Last week PwC launched a new report titled Transitioning to a low carbon energy system, looking at opportunities to address the challenge of climate change cost effectively and in a way that offers benefits to society as a whole. Commissioned by the Electricity Association of Ireland (EAI), of which SSE is a member, the report demonstrates the stark transition Ireland needs to make if we are to arrive at the decarbonised 2050 that we all strive for. That transition underpins the commitment made by EU leaders to an 80-95% reduction in greenhouse gas emissions across the EU by 2050 compared to their 1990 levels.
As a scorecard of where we are now in achieving that transition, the PwC report confirms that emissions from electricity generation have approximately halved since 1990. In SSE, we’ve played a significant role in this transition through the delivery of 580MW of clean, green renewable energy at our 26 onshore windfarms as well as 464MW of cleaner thermal generation at our Great Island CCGT power station.
However what the PwC report very clearly outlines is the challenge that lies ahead. Ireland needs to achieve a drastic reduction in emissions across what are called the non-ETS sectors (namely Transport, Agriculture, Heat, Waste and smaller industry) which account for 70% of our emissions.
The challenge is striking. The rural nature of our country and dispersed settlement patterns have created an inherent reliance on oil as a residential heating and transport solution. Ireland has proportionately the largest agricultural sector in the EU and doubts exist about its potential to decarbonise. The population and economy are set to grow and develop over the next 30 years which, while welcome, is intrinsically linked to increased emissions. Therefore the decoupling of emissions from economic and domestic activity will also be central to achieving a prosperous low carbon economy.
This effectively means that efforts to decarbonise the other sectors in Ireland, predominantly heat and transport, must move more quickly than in other EU Member States. Changing this will not be easy but our performance to-date has also created one of the solutions.
The electricity sector has and will continue to decarbonise. By electrifying our heat and transport sectors we can use electricity as a workhorse to decarbonise the broader economy. Electric heat and transport technologies have additional benefits such as efficiency gains and, particularly in the case of urban areas, noise and local pollution reduction. Furthermore, the electrification of these sectors offers the potential to assist with renewables integration through demand side management, the Connected Home and system services.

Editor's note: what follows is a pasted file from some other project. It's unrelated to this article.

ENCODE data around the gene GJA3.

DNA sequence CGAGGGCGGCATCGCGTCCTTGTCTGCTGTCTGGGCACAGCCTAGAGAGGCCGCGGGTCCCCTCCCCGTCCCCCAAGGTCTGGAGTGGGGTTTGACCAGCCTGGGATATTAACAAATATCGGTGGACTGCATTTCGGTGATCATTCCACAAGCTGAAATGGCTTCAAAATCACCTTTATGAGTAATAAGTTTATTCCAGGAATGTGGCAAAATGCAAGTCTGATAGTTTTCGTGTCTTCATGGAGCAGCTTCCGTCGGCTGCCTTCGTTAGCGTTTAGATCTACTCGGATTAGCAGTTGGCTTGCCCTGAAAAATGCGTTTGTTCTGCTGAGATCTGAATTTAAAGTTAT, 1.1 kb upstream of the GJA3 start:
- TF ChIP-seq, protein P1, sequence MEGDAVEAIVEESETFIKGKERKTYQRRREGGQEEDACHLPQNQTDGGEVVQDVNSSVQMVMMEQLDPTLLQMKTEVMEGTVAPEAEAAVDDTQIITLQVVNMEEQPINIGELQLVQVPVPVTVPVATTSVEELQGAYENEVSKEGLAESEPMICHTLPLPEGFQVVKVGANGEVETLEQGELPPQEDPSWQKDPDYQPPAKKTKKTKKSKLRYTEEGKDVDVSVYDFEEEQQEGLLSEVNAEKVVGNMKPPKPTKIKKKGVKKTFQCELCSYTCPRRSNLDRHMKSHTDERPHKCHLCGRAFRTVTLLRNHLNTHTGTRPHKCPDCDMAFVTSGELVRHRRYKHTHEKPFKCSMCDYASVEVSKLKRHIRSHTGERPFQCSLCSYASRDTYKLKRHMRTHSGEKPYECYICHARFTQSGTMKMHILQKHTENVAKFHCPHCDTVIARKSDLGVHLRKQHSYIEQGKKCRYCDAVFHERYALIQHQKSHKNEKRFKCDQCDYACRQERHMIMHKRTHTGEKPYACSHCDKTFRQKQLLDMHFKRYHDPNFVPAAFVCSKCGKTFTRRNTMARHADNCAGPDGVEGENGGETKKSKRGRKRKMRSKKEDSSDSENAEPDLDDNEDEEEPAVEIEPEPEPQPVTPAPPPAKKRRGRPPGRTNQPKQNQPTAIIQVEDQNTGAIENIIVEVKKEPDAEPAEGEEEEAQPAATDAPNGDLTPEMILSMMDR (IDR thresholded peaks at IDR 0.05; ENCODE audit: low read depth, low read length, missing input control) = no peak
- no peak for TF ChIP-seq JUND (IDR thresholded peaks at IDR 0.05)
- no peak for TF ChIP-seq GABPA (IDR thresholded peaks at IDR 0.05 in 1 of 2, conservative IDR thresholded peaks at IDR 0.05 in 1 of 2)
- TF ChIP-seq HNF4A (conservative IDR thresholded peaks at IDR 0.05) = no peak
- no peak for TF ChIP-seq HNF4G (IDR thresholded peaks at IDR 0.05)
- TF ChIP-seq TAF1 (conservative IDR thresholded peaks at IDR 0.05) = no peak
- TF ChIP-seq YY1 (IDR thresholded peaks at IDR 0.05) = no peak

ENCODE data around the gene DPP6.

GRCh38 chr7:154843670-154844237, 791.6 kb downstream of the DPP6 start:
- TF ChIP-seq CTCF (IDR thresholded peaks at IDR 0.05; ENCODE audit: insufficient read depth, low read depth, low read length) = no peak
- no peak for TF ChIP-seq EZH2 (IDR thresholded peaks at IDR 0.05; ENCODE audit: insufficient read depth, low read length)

All of this will require an increasingly decarbonising power sector, replacing high carbon generation with renewables and low carbon thermal generation, and presents an opportunity for SSE to play a continued role. We are building the 169MW Galway Wind Park in partnership with Coillte, which, when completed later this year, will become Ireland’s largest wind farm. We will continue to look at opportunities in onshore as Ireland’s most cost-effective form of renewable generation, but we also believe that offshore is now positioned to play a key role in the generation portfolio in Ireland. This is a technology where SSE is well placed to play a leadership role through the potential to deliver on our long-standing ambition to develop our Arklow Bank offshore wind farm project.
We are also playing our role in electrifying the heat sector through our involvement in a Horizon 2020 project, ‘Real Value’, with a number of partners across the entire energy supply chain. The project commenced in June 2015 and involves installing Smart Electric Thermal Storage Systems (SETS) into 1,250 homes to meet householders’ space and water heating needs in a low-cost and energy-efficient manner, while also providing additional energy storage capacity. We are also progressing an exciting Connected Home platform with Dixons Carphone to deliver a range of smart technologies to help consumers manage their energy consumption in real-time.
In the period to 2050, a key objective for policy makers will be to effectively balance the competing challenges of achieving the necessary transition to a low carbon energy system with affordability and security of supply – the energy trilemma. Achieving that balance will require policy makers to define a roadmap for that transition that is affordable for customers and businesses, whilst ensuring secure energy supplies and the policy environment certainty that investors, such as SSE, need in order to invest in low-carbon alternatives and smarter energy initiatives.
In the last year alone, SSE generated 3,900GWh of electricity from our combined generation fleet of renewables and cleaner CCGT plant, helping to significantly decarbonise electricity production on the island. We’re proud of the difference that we have made so far towards powering our greener future. More importantly, we’re restless for a future in which SSE continues to play a leadership role in achieving our continued transition to a low carbon energy system, building on our proud experience and contributing significantly to the creation of a low carbon Ireland in 2050.